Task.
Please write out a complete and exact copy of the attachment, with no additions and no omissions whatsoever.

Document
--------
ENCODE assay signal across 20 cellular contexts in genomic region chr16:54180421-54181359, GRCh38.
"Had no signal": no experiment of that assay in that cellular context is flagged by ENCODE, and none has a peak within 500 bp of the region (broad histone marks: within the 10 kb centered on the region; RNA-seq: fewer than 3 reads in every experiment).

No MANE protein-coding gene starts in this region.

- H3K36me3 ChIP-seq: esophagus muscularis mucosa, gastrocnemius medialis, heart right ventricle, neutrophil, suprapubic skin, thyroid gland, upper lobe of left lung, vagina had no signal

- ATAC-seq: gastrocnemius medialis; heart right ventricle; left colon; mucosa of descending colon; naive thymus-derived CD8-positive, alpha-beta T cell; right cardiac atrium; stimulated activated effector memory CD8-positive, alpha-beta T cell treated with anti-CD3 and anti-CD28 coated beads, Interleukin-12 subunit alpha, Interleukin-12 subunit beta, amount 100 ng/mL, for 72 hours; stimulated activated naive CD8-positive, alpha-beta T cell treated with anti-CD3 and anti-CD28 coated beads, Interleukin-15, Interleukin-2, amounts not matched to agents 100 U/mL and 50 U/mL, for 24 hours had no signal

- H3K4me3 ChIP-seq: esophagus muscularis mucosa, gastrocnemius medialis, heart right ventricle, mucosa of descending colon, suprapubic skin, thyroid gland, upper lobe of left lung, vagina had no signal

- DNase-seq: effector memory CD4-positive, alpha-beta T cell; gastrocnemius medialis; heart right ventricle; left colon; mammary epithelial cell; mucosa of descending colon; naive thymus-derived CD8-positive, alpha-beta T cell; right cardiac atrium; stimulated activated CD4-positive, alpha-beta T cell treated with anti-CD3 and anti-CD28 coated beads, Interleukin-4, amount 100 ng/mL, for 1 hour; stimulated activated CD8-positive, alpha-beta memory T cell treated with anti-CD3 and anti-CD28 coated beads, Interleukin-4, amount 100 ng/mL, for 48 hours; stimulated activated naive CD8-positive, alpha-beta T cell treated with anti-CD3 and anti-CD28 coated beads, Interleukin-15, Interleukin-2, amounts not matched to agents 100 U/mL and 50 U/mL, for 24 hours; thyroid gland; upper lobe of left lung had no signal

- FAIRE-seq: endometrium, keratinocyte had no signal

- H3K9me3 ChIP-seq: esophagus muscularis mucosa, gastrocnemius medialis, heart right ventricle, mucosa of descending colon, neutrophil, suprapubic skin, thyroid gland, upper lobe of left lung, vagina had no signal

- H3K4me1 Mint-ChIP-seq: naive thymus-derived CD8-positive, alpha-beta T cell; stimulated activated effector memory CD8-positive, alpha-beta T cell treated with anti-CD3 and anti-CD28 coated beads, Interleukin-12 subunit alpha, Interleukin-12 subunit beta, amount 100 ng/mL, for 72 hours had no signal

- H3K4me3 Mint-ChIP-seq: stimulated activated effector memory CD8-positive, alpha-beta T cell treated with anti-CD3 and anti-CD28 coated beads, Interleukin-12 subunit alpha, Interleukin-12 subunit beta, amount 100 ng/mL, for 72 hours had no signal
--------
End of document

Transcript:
ENCODE assay signal across 20 cellular contexts in genomic region chr16:54180421-54181359, GRCh38.
"Had no signal": no experiment of that assay in that cellular context is flagged by ENCODE, and none has a peak within 500 bp of the region (broad histone marks: within the 10 kb centered on the region; RNA-seq: fewer than 3 reads in every experiment).

No MANE protein-coding gene starts in this region.

- H3K36me3 ChIP-seq: esophagus muscularis mucosa, gastrocnemius medialis, heart right ventricle, neutrophil, suprapubic skin, thyroid gland, upper lobe of left lung, vagina had no signal

- ATAC-seq: gastrocnemius medialis; heart right ventricle; left colon; mucosa of descending colon; naive thymus-derived CD8-positive, alpha-beta T cell; right cardiac atrium; stimulated activated effector memory CD8-positive, alpha-beta T cell treated with anti-CD3 and anti-CD28 coated beads, Interleukin-12 subunit alpha, Interleukin-12 subunit beta, amount 100 ng/mL, for 72 hours; stimulated activated naive CD8-positive, alpha-beta T cell treated with anti-CD3 and anti-CD28 coated beads, Interleukin-15, Interleukin-2, amounts not matched to agents 100 U/mL and 50 U/mL, for 24 hours had no signal

- H3K4me3 ChIP-seq: esophagus muscularis mucosa, gastrocnemius medialis, heart right ventricle, mucosa of descending colon, suprapubic skin, thyroid gland, upper lobe of left lung, vagina had no signal

- DNase-seq: effector memory CD4-positive, alpha-beta T cell; gastrocnemius medialis; heart right ventricle; left colon; mammary epithelial cell; mucosa of descending colon; naive thymus-derived CD8-positive, alpha-beta T cell; right cardiac atrium; stimulated activated CD4-positive, alpha-beta T cell treated with anti-CD3 and anti-CD28 coated beads, Interleukin-4, amount 100 ng/mL, for 1 hour; stimulated activated CD8-positive, alpha-beta memory T cell treated with anti-CD3 and anti-CD28 coated beads, Interleukin-4, amount 100 ng/mL, for 48 hours; stimulated activated naive CD8-positive, alpha-beta T cell treated with anti-CD3 and anti-CD28 coated beads, Interleukin-15, Interleukin-2, amounts not matched to agents 100 U/mL and 50 U/mL, for 24 hours; thyroid gland; upper lobe of left lung had no signal

- FAIRE-seq: endometrium, keratinocyte had no signal

- H3K9me3 ChIP-seq: esophagus muscularis mucosa, gastrocnemius medialis, heart right ventricle, mucosa of descending colon, neutrophil, suprapubic skin, thyroid gland, upper lobe of left lung, vagina had no signal

- H3K4me1 Mint-ChIP-seq: naive thymus-derived CD8-positive, alpha-beta T cell; stimulated activated effector memory CD8-positive, alpha-beta T cell treated with anti-CD3 and anti-CD28 coated beads, Interleukin-12 subunit alpha, Interleukin-12 subunit beta, amount 100 ng/mL, for 72 hours had no signal

- H3K4me3 Mint-ChIP-seq: stimulated activated effector memory CD8-positive, alpha-beta T cell treated with anti-CD3 and anti-CD28 coated beads, Interleukin-12 subunit alpha, Interleukin-12 subunit beta, amount 100 ng/mL, for 72 hours had no signal